Nov 18, 2011

The week in Maori politics

A round of the week in Maori politics. Tea tapes aside, week 3 of the election campaign in Maori politics was a lot more exciting than the last.


Surprisingly, the Herald on Sunday’s (HoS) story on Pita Sharples electorate manager, Martin Cooper, failed to carry over to Monday. The HoS revealed Cooper used his position to influence the Auckland Council. On Radio Live with Willie and JT Sharples blames the media for highlighting the story. It appears that Pita Sharples thinks that possible corruption in his office is a non-issue and the media should be beat up on for doing their job. Nice (sarcasm).

Te Karere released their latest poll, this time on Waiariki. The poll showed Te Ururoa Flavell enjoys a commanding lead. I, as well as Bomber and Tim Selwyn, doubted the poll’s validity. I don’t accept that Te Ururoa enjoys 56%. Annette and Louis both polled 22%.

On RNZ Social Development Minister Paula Bennett refused to commit to retaining Whanau Ora. Bennett claimed the policy is not National Party policy and these things will be fleshed out after the election. On the same program Labour’s Annette King said Labour has no qualms about continuing Whanau Ora. Bennett’s stance may prove detrimental to the Maori Party/National Party relationship. King’s comments may go some way to rebuilding trust between Labour and Tariana Turia.

On Monday night Native Affairs held their Te Tai Tokerau debate. As an aside, Native Affairs won best current affairs show at the Aotearoa Film and Television Awards. I picked Kelvin as the winner, but most in the media and the blogosphere picked the win for Hone – fair enough.


Tariana Turia led with her call for family who care for disabled whanau to be paid as caregivers. I see no issue with this. It seems wrong that the government pays strangers to act as caregivers but not family. I’m not sure if this is Maori Party policy is whether Turia is acting in her capacity as Disabilities Issues Minister.

The Maori media, particularly Radio Waatea, started paying attention to Labour’s Maori policy. Labour quietly released their Maori policy statement after I criticised them for not doing so last Friday. For my discussion of the policy see this post over at Pundit. The statement was broad, but the first step to influencing Maori political discourse. I say broad, but I should also add that there are some very specific policies like increasing funding for Maori tourism, extending 20 hours free education to Kohanga reo and restabilising Maori trade training.

RNZ reported sparks were flying at a Te Tai Tonga debate hosted by Ngai Tauira at Victoria University. The two main contenders, Rino Tirikatene and Rahui Katene, were at each others throat for most of the debate. National’s Paul Quinn, apparently, got in on the action as well. The highlight of the debate was probably the Aotearoa Legalise Cannabis candidate telling the others they need to calm down and smoke more weed.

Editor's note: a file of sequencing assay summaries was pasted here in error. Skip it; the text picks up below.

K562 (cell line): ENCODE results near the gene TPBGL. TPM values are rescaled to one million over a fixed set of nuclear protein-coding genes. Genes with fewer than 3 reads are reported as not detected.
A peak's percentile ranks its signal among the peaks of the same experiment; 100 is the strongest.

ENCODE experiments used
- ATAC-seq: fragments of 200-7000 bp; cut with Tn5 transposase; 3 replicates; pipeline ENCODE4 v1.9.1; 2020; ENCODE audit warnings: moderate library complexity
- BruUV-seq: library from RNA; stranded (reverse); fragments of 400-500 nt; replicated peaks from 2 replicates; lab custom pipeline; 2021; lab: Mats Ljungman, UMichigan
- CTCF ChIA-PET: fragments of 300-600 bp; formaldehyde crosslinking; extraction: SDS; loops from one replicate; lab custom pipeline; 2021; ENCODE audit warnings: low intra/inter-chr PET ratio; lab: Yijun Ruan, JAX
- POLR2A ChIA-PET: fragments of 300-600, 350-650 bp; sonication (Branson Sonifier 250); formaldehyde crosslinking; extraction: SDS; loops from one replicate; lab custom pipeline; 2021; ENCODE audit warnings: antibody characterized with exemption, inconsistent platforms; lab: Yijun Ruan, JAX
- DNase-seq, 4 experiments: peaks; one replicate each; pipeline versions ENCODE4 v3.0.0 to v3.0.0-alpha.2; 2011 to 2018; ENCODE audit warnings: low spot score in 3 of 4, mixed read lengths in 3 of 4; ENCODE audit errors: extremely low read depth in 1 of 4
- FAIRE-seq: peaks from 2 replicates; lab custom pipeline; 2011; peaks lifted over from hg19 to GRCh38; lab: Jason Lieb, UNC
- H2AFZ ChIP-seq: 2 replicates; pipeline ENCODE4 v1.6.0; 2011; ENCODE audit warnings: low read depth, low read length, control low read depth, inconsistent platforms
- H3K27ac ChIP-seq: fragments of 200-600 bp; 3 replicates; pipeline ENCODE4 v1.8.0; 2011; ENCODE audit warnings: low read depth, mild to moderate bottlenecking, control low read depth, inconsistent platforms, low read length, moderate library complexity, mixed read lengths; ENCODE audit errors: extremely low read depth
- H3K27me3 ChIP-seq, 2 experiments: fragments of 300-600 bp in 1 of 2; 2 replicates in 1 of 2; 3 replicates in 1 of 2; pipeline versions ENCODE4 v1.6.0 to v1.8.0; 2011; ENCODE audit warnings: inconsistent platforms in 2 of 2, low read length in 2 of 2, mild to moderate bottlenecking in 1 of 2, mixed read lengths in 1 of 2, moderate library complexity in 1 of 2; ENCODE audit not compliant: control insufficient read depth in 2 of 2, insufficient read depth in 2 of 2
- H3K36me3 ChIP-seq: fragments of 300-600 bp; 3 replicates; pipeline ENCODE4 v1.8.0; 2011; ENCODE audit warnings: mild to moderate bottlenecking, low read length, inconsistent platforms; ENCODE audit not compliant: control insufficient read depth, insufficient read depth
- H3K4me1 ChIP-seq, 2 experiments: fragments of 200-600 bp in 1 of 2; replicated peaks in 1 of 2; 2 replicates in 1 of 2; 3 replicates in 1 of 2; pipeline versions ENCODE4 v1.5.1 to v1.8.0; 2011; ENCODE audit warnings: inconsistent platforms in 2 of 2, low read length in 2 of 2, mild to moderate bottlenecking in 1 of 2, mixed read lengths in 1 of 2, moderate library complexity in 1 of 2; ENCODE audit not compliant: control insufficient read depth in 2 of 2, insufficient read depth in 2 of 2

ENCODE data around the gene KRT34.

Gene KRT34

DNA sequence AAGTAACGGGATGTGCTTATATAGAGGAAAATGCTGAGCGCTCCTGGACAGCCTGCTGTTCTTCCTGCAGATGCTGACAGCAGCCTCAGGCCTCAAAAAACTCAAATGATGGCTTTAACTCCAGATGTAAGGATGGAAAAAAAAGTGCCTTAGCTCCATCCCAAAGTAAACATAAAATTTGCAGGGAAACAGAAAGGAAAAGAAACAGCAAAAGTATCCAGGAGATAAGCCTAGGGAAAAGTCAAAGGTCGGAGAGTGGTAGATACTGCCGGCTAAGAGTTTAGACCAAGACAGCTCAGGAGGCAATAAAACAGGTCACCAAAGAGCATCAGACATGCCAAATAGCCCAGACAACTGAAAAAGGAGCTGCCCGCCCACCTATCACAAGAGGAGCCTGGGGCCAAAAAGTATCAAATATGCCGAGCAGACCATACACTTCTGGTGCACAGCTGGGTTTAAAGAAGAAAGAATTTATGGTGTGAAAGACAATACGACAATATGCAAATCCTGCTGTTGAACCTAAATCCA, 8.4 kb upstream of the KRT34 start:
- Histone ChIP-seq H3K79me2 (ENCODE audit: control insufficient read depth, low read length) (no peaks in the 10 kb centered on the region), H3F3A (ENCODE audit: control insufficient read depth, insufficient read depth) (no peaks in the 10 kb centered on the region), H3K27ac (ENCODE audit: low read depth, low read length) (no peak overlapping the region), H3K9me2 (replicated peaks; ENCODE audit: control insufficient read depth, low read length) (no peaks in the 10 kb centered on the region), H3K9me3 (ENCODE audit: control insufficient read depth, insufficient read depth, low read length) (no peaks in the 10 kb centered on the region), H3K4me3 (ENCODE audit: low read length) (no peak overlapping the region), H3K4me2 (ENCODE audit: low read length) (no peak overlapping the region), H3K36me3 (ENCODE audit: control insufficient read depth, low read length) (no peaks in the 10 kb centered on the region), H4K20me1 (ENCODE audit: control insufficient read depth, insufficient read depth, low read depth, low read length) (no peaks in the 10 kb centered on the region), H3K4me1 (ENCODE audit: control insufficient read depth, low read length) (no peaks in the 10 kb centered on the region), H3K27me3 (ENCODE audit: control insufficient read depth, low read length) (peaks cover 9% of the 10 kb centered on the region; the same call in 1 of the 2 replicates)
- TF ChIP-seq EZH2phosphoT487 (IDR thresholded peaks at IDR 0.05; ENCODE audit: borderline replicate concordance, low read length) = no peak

Wednesday was fairly quiet. Labour’s Maori policy statement still led on Waatea and TVNZ’s multiparty leaders debate was held that night. Consensus seems to be that Hone Harawira was a top performer and Tariana Turia performed well too. John Armstrong, who is certainly no friend of Hone, declared Hone the standout. Tracey Watkins praised Tariana Turia in the Dom and I took my hat off to both leaders, but Tariana in particular.


It was a busy day for the Mana Movement. In response to the Nat’s draconian plans to drug test beneficiaries Hone Harawira and Annette Sykes called for Cabinet to lead by example and submit themselves for drug tests. After all, as the Nat’s say when they propose draconian measures, the innocent have nothing to fear. Mana also slammed the pay increase MPs are set to receive next year and Sue Bradford continued her run of positive publicity with another profile in a major daily.

In the Herald Claire Trevett looked insightfully at the Maori Party relationship with the Nats. Rawiri Taonui gave his opinion on the Maori seats too. His points bear close, close resemblance to everything I have been saying for the past year. Except Taonui takes the safe road and picks Te Ururoa to retain Waiariki. A safe bet, but it's still 50/50.


On RNZ Mana's Annette Sykes slams the Maori Party statement that Mana cannot represent Maori because Mana contains many Pakeha. Annette takes offence at this saying it goes against Maori values. Annette highlights that Maori values dictate that Maori embrace Pakeha and that saying this isn't true is a misunderstanding of kaupapa Maori. I would add that the Maori Party's contention disrespects the Pakeha whakapapa of many Maori too. Annette tops it off and says the Maori Party is, rather than Maori led, "National led".

I speculate in the Herald that the Green activist base may move to Mana in response to Russell Norman throwing Joylojn White overboard. Over at Pundit I also explore Labour’s Maori policy statement and the surprises it contains.

Pita Sharples reckons his opponent, Shane Jones of course, is a waste if he is not the leader of the Labour Party. Sharples thinks the party should have gifted him a safe seat like Manurewa. I agree. I don't know what Labour was thinking standing him in Tamaki Makaurau.